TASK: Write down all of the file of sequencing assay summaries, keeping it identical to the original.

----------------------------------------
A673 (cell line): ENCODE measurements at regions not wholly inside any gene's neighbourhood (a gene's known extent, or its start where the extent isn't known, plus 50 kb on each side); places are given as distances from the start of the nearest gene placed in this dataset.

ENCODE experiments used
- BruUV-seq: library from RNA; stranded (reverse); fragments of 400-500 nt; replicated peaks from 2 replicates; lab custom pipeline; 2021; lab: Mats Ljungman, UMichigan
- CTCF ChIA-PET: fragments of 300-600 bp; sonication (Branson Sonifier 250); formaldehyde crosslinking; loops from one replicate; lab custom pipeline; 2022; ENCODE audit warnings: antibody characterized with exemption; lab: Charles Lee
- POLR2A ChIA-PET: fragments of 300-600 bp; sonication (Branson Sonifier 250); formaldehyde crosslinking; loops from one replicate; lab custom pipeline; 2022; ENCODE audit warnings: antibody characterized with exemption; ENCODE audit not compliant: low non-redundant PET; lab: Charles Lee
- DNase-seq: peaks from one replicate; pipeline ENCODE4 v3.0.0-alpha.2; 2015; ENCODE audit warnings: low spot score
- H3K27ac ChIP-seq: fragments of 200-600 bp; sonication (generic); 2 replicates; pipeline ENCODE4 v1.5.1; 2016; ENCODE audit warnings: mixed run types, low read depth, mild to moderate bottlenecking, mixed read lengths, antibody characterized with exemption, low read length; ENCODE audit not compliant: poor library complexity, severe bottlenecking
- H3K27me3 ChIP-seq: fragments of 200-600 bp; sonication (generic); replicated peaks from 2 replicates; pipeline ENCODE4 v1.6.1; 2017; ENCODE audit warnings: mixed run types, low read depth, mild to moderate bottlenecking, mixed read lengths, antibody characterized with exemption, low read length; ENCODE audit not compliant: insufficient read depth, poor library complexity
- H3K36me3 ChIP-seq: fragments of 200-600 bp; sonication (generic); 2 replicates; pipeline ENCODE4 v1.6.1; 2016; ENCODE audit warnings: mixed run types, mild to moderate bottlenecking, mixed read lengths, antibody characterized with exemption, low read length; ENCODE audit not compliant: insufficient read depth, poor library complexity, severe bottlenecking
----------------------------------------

A673 (cell line): ENCODE measurements at regions not wholly inside any gene's neighbourhood (a gene's known extent, or its start where the extent isn't known, plus 50 kb on each side); places are given as distances from the start of the nearest gene placed in this dataset.

ENCODE experiments used
- BruUV-seq: library from RNA; stranded (reverse); fragments of 400-500 nt; replicated peaks from 2 replicates; lab custom pipeline; 2021; lab: Mats Ljungman, UMichigan
- CTCF ChIA-PET: fragments of 300-600 bp; sonication (Branson Sonifier 250); formaldehyde crosslinking; loops from one replicate; lab custom pipeline; 2022; ENCODE audit warnings: antibody characterized with exemption; lab: Charles Lee
- POLR2A ChIA-PET: fragments of 300-600 bp; sonication (Branson Sonifier 250); formaldehyde crosslinking; loops from one replicate; lab custom pipeline; 2022; ENCODE audit warnings: antibody characterized with exemption; ENCODE audit not compliant: low non-redundant PET; lab: Charles Lee
- DNase-seq: peaks from one replicate; pipeline ENCODE4 v3.0.0-alpha.2; 2015; ENCODE audit warnings: low spot score
- H3K27ac ChIP-seq: fragments of 200-600 bp; sonication (generic); 2 replicates; pipeline ENCODE4 v1.5.1; 2016; ENCODE audit warnings: mixed run types, low read depth, mild to moderate bottlenecking, mixed read lengths, antibody characterized with exemption, low read length; ENCODE audit not compliant: poor library complexity, severe bottlenecking
- H3K27me3 ChIP-seq: fragments of 200-600 bp; sonication (generic); replicated peaks from 2 replicates; pipeline ENCODE4 v1.6.1; 2017; ENCODE audit warnings: mixed run types, low read depth, mild to moderate bottlenecking, mixed read lengths, antibody characterized with exemption, low read length; ENCODE audit not compliant: insufficient read depth, poor library complexity
- H3K36me3 ChIP-seq: fragments of 200-600 bp; sonication (generic); 2 replicates; pipeline ENCODE4 v1.6.1; 2016; ENCODE audit warnings: mixed run types, mild to moderate bottlenecking, mixed read lengths, antibody characterized with exemption, low read length; ENCODE audit not compliant: insufficient read depth, poor library complexity, severe bottlenecking